What are people using these days for half/twin ropes in the 8mm range, primarily for alpine rock routes?
My Beal Ice Lines are getting a bit old and are only 50 metres: I want something new, shiny and 60 metres long.
I'll be mostly using them for alpine rock routes, usually as twins but occasionally as halves for the odd wiggly pitch.
I don't want to go much below 8mm because I want the option to occasionally use them as half ropes, and I would find the prospect falling on one strand of 7mm too scary. But because of weight and mostly twin rope use I don't really want to go up into the ~8.5mm range either.
More of a bump but ffiw I go with 50s in half ropes unless the abseil or pitch info recommends 60.
This includes all alpine rock and British rock.
I only use 60s in Scottish winter and ( alpine ice/mixed if I ever get back to doing any.)
To show my commitment to my beliefs and before this topic came up , I gave a brand new and unused pair of 60s away yesterday, deciding to use my 50s and buy some more when they get tired.
The simond halfropes have traditionally served me quite well. They all meet the same UIAA standards anyway and cheaper ropes means I replace them more frequently. I usually use them till they're knackered, chop the ends and then use them as "cragging" halfropes at around 35m length. This extends the life of my good ropes a fair amount and removes all the coiling Pfaff of longer ropes at short venues.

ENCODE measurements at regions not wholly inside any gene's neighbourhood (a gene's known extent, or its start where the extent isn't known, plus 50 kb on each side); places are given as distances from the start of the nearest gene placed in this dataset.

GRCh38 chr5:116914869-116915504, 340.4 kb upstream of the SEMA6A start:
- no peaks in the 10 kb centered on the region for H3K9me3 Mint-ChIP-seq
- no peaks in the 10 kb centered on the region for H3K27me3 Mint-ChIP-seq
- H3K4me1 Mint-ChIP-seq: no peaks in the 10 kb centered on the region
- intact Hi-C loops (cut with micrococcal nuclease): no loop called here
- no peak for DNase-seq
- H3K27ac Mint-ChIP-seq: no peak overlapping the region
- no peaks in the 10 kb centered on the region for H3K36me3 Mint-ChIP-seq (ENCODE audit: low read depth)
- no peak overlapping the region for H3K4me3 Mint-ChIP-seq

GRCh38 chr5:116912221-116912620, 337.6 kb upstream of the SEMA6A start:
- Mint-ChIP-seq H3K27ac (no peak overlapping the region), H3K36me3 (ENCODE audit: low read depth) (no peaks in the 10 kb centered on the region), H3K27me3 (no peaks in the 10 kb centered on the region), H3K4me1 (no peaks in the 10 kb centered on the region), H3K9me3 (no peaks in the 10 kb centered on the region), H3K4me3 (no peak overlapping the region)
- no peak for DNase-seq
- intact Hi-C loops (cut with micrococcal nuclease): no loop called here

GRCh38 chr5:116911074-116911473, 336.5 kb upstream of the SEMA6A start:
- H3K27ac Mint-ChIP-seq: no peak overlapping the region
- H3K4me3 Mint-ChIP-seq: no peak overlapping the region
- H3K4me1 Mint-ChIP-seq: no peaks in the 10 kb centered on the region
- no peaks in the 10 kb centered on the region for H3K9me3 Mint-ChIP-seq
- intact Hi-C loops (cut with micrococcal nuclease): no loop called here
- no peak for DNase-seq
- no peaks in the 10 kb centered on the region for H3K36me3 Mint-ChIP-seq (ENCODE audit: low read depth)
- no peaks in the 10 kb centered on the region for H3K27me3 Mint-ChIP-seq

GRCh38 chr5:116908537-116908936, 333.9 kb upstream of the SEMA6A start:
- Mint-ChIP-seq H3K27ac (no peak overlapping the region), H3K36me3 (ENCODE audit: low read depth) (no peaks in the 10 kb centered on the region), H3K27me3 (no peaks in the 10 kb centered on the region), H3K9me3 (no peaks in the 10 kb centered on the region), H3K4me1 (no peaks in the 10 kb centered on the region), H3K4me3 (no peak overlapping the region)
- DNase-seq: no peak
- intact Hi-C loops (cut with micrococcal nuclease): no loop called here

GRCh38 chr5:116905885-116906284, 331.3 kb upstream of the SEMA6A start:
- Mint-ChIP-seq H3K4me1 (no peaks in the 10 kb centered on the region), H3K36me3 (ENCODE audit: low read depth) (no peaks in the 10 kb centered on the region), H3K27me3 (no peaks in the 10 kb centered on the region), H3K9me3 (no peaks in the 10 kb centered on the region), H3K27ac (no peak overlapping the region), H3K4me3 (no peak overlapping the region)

I love my Apus 7.9mm. Might be the compromise you're looking for?
Like Rick Graham I usually use 50 metre half ropes for alpine rock, ( and UK use ) or sometimes a triple rated and a half rope depending on the terrain. For early starts, late finishes or shadier routes I find I can't handle the thinner ropes as well.
For ice / mixed I will usually use 60m ropes such as Ice Lines or even a triple and an Ice Line.
William Chan has been climbing for 11 years based out of Hong Kong. Previously a volleyball player, he realised that the 'lifestyle' aspect of climbing suited him more and going on climbing trips and meeting different communities was much more...